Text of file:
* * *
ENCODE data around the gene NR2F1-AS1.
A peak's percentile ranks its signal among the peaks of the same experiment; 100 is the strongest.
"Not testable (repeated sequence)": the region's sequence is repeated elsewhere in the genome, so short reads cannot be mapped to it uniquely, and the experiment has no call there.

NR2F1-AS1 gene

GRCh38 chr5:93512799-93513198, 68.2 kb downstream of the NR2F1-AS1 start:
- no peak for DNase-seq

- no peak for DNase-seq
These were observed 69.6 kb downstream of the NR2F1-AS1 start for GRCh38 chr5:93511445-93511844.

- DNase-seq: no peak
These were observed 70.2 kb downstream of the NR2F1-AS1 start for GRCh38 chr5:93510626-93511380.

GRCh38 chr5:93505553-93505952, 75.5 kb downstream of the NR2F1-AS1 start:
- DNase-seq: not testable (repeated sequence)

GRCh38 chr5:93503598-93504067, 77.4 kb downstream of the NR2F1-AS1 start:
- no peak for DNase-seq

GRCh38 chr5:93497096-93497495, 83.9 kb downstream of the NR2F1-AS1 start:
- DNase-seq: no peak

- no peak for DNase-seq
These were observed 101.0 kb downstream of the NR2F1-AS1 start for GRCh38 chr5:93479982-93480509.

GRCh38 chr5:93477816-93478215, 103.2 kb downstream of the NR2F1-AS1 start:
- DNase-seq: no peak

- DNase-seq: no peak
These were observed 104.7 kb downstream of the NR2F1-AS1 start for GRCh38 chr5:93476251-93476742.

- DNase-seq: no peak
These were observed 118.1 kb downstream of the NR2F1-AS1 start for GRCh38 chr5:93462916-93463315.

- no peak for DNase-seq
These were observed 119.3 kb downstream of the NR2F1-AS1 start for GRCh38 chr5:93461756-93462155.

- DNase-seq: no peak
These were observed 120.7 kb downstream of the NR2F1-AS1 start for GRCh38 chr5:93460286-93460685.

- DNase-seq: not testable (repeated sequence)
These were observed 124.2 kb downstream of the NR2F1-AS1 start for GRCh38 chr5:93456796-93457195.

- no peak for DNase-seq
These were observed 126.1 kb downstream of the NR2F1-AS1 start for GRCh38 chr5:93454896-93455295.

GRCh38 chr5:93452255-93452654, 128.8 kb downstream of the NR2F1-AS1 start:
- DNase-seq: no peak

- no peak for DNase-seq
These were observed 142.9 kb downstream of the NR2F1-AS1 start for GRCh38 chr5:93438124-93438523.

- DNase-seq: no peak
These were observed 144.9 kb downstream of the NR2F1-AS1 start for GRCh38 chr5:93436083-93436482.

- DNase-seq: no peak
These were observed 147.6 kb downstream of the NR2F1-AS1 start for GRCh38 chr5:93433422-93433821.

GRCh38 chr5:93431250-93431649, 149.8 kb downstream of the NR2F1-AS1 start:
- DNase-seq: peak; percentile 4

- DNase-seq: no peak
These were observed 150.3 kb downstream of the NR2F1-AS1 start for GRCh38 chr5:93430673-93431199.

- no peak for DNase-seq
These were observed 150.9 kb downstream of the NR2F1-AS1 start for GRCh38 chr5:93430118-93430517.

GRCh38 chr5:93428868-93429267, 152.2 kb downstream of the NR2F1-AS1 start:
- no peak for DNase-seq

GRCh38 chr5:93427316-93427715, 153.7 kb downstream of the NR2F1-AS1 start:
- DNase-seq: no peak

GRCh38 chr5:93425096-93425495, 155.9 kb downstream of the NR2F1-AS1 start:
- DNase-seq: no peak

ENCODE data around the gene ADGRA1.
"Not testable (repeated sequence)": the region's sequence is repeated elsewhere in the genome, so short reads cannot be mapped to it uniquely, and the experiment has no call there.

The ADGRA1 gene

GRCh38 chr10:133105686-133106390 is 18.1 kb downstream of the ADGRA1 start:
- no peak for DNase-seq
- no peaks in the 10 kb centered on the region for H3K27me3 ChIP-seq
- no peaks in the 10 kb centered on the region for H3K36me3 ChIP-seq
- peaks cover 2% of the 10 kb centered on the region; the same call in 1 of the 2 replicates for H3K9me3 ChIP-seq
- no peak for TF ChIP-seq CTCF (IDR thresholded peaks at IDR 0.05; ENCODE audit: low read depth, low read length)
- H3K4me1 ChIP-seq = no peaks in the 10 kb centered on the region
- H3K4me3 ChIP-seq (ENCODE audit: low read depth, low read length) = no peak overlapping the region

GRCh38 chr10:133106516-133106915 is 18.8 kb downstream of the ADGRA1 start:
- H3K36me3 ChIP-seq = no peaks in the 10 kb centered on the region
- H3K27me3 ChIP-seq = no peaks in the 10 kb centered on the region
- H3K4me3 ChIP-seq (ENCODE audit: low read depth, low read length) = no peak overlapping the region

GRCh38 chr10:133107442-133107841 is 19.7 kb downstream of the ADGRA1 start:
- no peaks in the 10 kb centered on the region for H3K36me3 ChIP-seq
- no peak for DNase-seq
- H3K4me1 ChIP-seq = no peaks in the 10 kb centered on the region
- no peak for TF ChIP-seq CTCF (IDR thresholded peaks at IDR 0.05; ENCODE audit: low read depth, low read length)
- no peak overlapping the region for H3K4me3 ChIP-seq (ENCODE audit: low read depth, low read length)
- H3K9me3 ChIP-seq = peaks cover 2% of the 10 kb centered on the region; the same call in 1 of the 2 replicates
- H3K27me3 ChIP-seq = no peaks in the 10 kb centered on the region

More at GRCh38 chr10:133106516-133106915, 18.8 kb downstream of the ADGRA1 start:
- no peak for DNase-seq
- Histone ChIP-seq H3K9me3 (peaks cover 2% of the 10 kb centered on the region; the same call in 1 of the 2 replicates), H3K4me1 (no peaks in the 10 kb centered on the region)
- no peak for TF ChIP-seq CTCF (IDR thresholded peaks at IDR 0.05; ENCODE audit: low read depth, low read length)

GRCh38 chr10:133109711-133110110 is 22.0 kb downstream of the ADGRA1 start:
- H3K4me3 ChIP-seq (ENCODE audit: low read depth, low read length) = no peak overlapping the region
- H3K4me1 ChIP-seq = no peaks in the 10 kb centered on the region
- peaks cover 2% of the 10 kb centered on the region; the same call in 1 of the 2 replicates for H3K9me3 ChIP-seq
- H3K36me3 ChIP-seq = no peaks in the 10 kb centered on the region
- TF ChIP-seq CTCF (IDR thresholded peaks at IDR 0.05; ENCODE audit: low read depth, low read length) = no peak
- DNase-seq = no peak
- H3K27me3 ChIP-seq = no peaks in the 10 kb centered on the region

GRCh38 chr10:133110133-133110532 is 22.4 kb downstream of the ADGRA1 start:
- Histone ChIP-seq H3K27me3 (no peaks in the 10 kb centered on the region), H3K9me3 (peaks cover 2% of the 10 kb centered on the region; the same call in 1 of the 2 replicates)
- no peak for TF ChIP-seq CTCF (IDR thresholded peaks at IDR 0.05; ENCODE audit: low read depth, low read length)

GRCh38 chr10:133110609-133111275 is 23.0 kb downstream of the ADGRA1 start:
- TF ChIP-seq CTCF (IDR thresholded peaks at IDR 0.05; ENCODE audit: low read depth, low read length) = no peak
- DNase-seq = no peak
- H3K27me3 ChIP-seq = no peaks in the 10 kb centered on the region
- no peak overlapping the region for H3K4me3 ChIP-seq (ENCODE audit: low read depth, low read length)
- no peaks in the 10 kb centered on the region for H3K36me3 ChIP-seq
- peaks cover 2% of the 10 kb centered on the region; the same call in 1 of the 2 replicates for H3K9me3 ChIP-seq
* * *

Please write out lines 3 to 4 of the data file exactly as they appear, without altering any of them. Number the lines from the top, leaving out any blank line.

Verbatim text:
"Not testable (repeated sequence)": the region's sequence is repeated elsewhere in the genome, so short reads cannot be mapped to it uniquely, and the experiment has no call there.

NR2F1-AS1 gene